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OSU looks at possible remediation for water rule

Sean Ellis

Capital Press

Oregon State University researchers are experimenting with different ways to help onion growers in the Treasure Valley area deal with possible new federal rules that would limit how much generic E. coli bacteria can be present in irrigation water.

ONTARIO, Ore. — Oregon State University researchers here are looking at ways to help onion growers follow possible federal rules that would limit how much bacteria can be present in irrigation water.

The U.S. Food and Drug Administration has proposed a produce safety rule that would limit how much generic E. coli bacteria can be present in irrigation water, require farmers to test their water weekly and stop using it if it exceeds a minimum threshold.

Onion growers say the rules aren’t necessary or scientifically sound and would be costly, with no public safety benefit.

The FDA will release a revised rule before the end of the summer and onion growers are hopeful it will include substantial changes to the part of the rule dealing with allowable bacteria levels in irrigation water.

But OSU researchers are proceeding with their experiments so growers aren’t caught flat-footed if the irrigation water rule isn’t significantly altered.

“There wasn’t any sense delaying the research to wait and see what is going to come out,” OSU cropping systems extension agent Stuart Reitz said. “We want to make sure … we have the information necessary to ensure we can keep growing onions in the valley.”

Reitz and other OSU researchers are looking at three main ways growers could meet the proposed FDA standard for allowable E. coli levels in irrigation water.

One method would involve applying a copper fungicide over the top of onions and researchers are comparing bacteria levels in treated plots vs. untreated plots.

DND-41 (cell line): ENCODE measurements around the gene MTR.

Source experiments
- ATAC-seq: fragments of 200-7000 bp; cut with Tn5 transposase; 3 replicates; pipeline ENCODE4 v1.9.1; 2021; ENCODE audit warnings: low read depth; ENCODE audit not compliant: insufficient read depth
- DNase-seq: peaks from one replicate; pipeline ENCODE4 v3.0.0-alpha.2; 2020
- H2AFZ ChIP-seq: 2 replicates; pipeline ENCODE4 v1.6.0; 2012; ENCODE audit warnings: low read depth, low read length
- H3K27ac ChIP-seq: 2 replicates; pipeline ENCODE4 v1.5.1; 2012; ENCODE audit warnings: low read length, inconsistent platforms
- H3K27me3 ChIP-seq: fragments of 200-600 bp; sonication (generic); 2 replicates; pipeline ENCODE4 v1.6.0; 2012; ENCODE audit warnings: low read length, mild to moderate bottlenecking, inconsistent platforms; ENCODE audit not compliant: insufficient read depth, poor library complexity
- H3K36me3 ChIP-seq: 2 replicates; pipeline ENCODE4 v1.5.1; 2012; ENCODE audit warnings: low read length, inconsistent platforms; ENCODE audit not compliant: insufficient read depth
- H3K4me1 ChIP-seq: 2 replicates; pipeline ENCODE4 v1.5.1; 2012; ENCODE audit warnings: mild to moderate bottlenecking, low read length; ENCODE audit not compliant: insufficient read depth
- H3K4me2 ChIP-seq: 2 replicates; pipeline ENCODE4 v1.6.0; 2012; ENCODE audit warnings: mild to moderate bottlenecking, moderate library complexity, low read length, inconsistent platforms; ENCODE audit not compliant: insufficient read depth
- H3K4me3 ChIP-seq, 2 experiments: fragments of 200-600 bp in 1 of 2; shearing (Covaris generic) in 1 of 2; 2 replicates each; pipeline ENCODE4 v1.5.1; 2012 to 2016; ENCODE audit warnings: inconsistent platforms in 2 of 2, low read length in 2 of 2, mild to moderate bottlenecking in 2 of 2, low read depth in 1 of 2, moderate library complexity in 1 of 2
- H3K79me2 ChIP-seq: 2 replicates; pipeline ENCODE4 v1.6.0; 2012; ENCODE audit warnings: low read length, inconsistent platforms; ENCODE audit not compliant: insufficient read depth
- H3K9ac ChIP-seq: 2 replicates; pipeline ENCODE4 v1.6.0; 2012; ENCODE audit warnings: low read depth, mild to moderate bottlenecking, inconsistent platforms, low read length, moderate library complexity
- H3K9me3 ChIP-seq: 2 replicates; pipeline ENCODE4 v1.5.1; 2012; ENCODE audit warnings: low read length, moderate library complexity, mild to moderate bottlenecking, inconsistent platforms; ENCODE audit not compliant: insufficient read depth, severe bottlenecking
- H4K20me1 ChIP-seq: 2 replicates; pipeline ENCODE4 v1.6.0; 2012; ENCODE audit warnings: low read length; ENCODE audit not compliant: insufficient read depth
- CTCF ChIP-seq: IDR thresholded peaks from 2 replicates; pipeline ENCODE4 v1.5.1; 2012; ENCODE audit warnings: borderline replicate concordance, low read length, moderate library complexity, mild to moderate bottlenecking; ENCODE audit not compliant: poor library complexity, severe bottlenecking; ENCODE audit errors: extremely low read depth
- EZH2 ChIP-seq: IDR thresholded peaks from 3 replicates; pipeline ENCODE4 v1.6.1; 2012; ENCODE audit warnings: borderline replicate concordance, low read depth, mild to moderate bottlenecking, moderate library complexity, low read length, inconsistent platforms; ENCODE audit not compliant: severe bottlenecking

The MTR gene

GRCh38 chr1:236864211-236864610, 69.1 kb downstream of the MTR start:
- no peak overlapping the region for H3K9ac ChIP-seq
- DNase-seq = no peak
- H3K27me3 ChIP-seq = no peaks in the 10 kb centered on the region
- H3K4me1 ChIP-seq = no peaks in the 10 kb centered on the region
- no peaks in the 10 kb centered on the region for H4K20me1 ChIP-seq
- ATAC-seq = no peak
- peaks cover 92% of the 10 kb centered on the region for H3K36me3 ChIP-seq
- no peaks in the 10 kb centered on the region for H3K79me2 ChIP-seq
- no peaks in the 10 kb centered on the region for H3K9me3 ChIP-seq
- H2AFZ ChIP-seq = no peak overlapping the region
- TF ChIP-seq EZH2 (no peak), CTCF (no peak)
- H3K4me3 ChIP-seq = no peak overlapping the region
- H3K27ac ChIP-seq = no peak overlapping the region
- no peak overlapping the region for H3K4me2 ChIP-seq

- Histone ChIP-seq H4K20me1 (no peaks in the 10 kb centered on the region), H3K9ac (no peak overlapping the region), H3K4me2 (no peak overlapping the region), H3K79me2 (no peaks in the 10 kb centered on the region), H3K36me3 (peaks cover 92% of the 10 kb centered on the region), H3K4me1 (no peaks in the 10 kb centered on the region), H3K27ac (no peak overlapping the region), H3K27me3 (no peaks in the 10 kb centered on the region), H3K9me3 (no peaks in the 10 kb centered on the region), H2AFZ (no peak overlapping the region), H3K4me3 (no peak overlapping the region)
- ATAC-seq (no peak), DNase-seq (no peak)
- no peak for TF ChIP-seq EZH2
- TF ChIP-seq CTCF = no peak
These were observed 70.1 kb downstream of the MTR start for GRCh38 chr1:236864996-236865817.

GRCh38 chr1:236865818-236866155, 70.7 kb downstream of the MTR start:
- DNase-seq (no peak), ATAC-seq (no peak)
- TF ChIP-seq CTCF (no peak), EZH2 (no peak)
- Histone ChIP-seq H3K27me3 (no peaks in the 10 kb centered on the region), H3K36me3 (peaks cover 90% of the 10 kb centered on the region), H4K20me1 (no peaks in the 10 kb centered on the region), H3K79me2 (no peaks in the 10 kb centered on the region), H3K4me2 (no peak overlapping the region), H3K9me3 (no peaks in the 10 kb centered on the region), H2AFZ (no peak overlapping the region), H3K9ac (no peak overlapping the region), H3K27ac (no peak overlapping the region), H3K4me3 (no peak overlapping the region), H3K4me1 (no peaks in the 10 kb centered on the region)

Another possible solution could involve treating ditch water with a copper sulfate compound. Bacteria counts are being measured before and after treatments.

A third possibility is injecting chlorine dioxide through drip irrigation tape to kill off bacteria. Growers already use chlorine to keep drip lines clear of algae.

Reitz said researchers are trying to determine rates that are “low enough to kill off bacteria and economically viable for growers to use.”

He said all those products are already registered for use in onions.

“In Stuart’s research, he’s dealing with products that are already registered on onions,” said Nyssa farmer Reid Saito. “To prove, or disprove, that these products work … would really help us deal with any potential new food safety rules and regulations.”

OSU researchers provided growers and industry representatives an update Aug. 26 on their continuing research on whether E. coli bacteria in irrigation water poses a threat to onions.

This is the second year of the field trials and Clint Shock, director of OSU’s Malheur County experiment station, said they’re important whether or not the FDA revises its proposed rule.

“It’s really important that we have safe produce and our growers are assured they are delivering safe products to the marketplace,” he said.

So far, Shock said, the trials have shown that E. coli contamination is not a risk in furrow- or drip-irrigated bulb onions, regardless of water quality.


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